Matt Grisham was advertised by Social Board as a “comedy hypnotist,” but many thought his first skit was neither funny nor hypnotic; instead, Kenyon Asian Identities and other students called his act racist.
“We don’t have to tiptoe on thin ice here, it’s racism — pretty explicit,” said Teddy Hannah-Drullard, diversity and inclusion chair, at Monday’s Student Council meeting.
While Grisham, who performed at Rosse Hall last Wednesday, faced no immediate backlash for his ill-conceived skit, Asian students in attendance came away from the performance feeling like their identities had been commodified for a cheap one-liner.
In an email to the student body, Kenyon Asian Identities described the skit. Grisham recounted how on a flight, a Chinese boy would not stop kicking his seat. He turned to the mother and threw a peanut at her, asking her to tell her son to stop. Grisham, impersonating her accent, recounts how she told him she does not speak English, and the boy continued kicking his seat. The skit ends with him being on the subway with the same mother and son. After her son falls, the mother stands up and asks “in perfect English” why Grisham didn’t help her son.
A few people in attendance laughed in reaction to the skit. Criticisms from the student body came in the days following the event.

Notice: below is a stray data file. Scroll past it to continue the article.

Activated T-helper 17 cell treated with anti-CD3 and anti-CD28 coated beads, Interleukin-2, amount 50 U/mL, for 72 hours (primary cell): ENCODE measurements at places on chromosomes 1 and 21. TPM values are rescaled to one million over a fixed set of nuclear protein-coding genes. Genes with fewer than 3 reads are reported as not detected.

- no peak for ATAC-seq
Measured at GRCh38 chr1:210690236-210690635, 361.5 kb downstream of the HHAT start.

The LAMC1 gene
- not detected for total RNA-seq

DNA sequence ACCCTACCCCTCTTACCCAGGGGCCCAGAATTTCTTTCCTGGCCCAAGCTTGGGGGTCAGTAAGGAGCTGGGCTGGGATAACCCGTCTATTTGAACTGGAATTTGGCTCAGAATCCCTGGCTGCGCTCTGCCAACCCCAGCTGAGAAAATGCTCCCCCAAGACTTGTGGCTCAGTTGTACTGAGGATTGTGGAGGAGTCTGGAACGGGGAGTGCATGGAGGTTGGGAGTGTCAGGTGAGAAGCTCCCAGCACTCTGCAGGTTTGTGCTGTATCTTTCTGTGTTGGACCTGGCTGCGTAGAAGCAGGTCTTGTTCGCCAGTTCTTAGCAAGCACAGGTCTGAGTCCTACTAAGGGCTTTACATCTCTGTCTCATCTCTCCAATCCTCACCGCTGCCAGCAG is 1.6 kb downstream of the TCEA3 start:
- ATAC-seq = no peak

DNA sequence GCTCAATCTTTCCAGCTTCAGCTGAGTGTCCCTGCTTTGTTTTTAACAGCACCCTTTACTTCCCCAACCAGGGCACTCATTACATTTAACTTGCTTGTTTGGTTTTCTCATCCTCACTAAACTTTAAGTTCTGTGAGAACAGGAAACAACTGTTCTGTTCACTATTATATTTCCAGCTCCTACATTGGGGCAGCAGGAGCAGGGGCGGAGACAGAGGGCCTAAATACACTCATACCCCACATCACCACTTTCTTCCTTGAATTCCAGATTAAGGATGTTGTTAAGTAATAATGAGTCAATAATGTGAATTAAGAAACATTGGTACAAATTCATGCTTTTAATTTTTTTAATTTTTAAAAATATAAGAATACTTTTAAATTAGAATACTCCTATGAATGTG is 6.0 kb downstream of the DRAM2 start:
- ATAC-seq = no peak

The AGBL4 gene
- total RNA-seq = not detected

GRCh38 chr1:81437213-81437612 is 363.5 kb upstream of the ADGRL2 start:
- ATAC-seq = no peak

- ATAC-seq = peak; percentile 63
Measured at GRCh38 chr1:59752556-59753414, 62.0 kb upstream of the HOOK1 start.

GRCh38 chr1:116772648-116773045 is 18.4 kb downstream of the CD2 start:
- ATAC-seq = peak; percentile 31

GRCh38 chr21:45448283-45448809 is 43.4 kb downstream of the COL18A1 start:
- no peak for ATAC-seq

“This ‘joke’ played into a variety of stereotypes about Asians, specifically that Asians will never truly be part of America, that Asians are manipulative, can’t speak English and are all the same,” Kenyon Asian Identities argued in a student-info email sent out on Wednesday morning. “Even though the Asian student body is diversifying and growing, this campus, as well as society at large, continues to dismiss the complexity of our identities,” they wrote. “Grisham’s joke perpetuates these dated stereotypes, treating us as easy targets for lazy humor.”
Several hours after the original email, Social Board sent out a student-info email apologizing for the incident and accepting accountability for Grisham’s insensitive remarks.
“Social Board is going to reach out to Matt Grisham and his representatives to prevent this from occurring again at other institutions and venues,” they wrote. “Moving forward, we will do our very best to filter out this sort of behavior from future performers.”